Money vs. Life

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I’ll admit it – when it comes to personal finance, and budgeting (and more importantly following a budget) I’m pretty awful.

As a kid, I was pretty good with money management and saving money – but with sweet babysitting gigs, no expenses, and no malls or fast-foods joints within 300km, it was pretty easy.

Even as a university student, I did alright. Every semester, I was offered more student loan money than I thought I needed, so a good chunk of it would end up in the bank. I worked multiple odd jobs and work study positions for my first two years, before landing a permanent part-time office job on campus – working 20 somewhat flexible hours a week, with my own office, my own assistants (usually just one but at one point I had 4!), and getting paid almost double what minimum wage at the time was.

Overall, I didn’t worry about money beyond having to get up early twice a year to avoid spending half a day in line to get my loan applications in. (Oh the days before technology!)

To be perfectly honest, at one point as a student my savings account actually reached 5-digits.  (But that didn’t last after only a few month of unemployment.)

I was very fortunate and found work before completing my post-grad program.  I had already moved across the province, spent most of my savings and started my new job before my final project was submitted.

One would think that with a regular paycheck, living alone, eventually getting a car, and all those other “grown-up” things that budgeting would come into play at least a little bit, right?

I did check my credit report – once… about 4 years ago.  I was making $400/month contributions into a TFSA for several months before getting a car, and then $200/month for about a year afterwards. But for 2012, my total contribution was only $300.

Every new year I set up a budget in Excel and keep all my receipts to enter into the budget and do that all of about a dozen times before the shortcut on my desk-top just blends into the wallpaper.  And last month when I got my (first) new smart-phone, one of the first things I did was download a money-managing app.  My last entry was September 13th.  I guess me and personal finance are not friends after all.

As an employee in the not-for-profit world, I don’t make a lot of money.  As in, I had to get a second, seasonal part-time job. I really like this part time job, but working 6 days a week, with at least 4 of them being 13-hour days is exhausting. Here I am paying $45 a month for a gym membership that I never have time for.  I applied to do volunteer work once a week with kids, but had to post-pone starting.  I buy at least one fast-food or take-out meal a day because I only have two 1-hour breaks to cook, eat, clean, and run any errands that need to be done (and oftentimes I have use this time to shop for supplies for the second job).  When I do buy groceries, I buy too much (not knowing when I’ll get back there) and sadly end up throwing some/most of it away.  I probably end up spending close to the same amount that I’m bringing in from this extra job.  Ok, probably not, but I certainly spend more and pay less attention to my finances when I’m working both jobs then when I’m only working the one.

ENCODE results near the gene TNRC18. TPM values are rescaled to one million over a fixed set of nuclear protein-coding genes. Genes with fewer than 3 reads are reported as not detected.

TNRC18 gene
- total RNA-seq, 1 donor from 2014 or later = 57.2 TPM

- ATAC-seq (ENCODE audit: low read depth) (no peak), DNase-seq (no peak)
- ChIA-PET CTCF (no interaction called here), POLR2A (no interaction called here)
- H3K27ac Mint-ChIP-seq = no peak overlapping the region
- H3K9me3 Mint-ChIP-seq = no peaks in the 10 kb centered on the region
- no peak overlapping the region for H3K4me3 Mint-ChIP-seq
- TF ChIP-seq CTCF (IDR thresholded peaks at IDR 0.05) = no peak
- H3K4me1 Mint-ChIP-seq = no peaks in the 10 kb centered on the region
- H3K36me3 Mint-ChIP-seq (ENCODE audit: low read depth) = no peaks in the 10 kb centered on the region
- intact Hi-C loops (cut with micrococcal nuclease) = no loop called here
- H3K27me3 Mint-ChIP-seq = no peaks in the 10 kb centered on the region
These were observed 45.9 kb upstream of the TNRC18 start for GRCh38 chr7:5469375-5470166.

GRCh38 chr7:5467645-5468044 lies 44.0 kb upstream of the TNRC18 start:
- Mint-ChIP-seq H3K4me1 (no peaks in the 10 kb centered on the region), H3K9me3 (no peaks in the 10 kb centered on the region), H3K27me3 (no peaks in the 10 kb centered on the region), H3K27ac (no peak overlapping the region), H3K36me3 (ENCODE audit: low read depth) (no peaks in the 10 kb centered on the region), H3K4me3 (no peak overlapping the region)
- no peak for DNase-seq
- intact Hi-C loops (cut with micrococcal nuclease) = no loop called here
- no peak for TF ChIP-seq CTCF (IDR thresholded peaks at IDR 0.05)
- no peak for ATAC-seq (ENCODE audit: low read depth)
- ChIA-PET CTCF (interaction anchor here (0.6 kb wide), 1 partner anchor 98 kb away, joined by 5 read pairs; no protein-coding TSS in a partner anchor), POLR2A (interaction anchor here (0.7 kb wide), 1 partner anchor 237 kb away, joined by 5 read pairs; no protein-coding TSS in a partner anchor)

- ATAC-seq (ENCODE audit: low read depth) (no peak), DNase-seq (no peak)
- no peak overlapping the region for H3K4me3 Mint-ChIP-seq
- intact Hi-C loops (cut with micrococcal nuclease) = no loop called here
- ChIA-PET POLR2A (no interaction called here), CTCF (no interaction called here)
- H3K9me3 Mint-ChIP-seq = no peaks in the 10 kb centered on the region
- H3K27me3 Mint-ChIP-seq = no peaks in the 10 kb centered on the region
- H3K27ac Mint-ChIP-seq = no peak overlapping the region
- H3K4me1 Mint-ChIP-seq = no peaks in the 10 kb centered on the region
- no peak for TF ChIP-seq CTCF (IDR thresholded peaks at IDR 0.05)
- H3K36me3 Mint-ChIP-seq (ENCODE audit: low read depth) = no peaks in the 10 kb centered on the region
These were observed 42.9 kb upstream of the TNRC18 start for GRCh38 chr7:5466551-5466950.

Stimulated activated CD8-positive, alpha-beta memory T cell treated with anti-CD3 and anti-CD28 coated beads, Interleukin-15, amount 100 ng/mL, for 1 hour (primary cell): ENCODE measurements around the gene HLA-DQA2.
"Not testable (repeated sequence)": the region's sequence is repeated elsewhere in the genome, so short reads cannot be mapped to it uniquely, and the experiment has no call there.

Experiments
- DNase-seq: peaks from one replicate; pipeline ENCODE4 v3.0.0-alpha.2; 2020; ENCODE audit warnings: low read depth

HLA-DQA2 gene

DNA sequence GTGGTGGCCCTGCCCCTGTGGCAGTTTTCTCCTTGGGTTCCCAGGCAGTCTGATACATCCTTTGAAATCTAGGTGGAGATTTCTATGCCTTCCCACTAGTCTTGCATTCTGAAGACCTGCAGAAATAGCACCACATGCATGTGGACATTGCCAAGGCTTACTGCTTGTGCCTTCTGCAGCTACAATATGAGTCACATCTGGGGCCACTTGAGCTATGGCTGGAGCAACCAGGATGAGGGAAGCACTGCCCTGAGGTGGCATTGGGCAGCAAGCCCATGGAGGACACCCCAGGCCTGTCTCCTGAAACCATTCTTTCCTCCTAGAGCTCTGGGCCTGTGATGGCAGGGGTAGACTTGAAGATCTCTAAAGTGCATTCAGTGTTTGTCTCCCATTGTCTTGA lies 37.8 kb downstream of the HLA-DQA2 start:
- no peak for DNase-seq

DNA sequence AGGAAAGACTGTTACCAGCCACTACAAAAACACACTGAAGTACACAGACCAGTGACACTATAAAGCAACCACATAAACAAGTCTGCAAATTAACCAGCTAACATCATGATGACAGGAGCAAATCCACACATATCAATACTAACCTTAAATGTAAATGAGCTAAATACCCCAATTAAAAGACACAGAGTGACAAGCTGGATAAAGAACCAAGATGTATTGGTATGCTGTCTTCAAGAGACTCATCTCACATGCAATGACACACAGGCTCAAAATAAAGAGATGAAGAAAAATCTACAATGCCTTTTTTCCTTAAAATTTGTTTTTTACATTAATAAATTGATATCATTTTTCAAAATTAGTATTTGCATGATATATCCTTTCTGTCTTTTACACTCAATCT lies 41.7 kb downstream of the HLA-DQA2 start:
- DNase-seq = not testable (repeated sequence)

I don’t have a mortgage or any consumer debt.  My credit cards always get paid off at the end of the month.  All I have is my car loan (for another 2.5 years) and my student loan.  Mind you, my student loans are enough to buy a house in this area – or nearly twice my annual salary.  Yikes.  I wish I would have been more diligent with either saving what I had considered my “extra” student loans or just not accepting that much in the first place.  Here I am, more than 3 years out of school, and have less than 3% of the loan paid off.  At this rate, it’ll be paid off in only 22 years!  Woo!

I have my (invalid) excuses for why I’m so bad at this budgeting thing, in addition to working too much:

  • Every 6 months I have to reapply for repayment assistance for my student loan, so this amount changes twice a year.
  • My landlord is a dick and goes weeks, if not months, between cashing my rent cheques.
  • I never know how many hours I’m going to work at my second job.
  • I make tips at this second job, which is also unpredictable.
  • Gas prices are always changing. As is the amount that drive.
  • I don’t (think) I’m a lavish spender, or buy things I don’t need.
  • The boyf accidentally killed my piggy bank and I can’t find a replacement.

Last year (and several times since) I was seriously considering quitting my second job.  (And when things at my day job get bad, I consider quitting this one, too, but who doesn’t!?!?)  But there’s that whole money thing…  While a benefit of living in this smaller city is that it’s affordable, a downside is there aren’t a whole lot of jobs.  Especially in my field.  Trust me, I look pretty regularly.  Unless the magic job fairy appears, or I get a roommate/shack-up, it seems I have two choices: keep working both jobs and somehow find a better work/life balance so I don’t lose my sanity/social life/waist-line; or learn to budget better so I can cut back to just one job.  (Realistically I should be doing both no matter how many jobs I have.)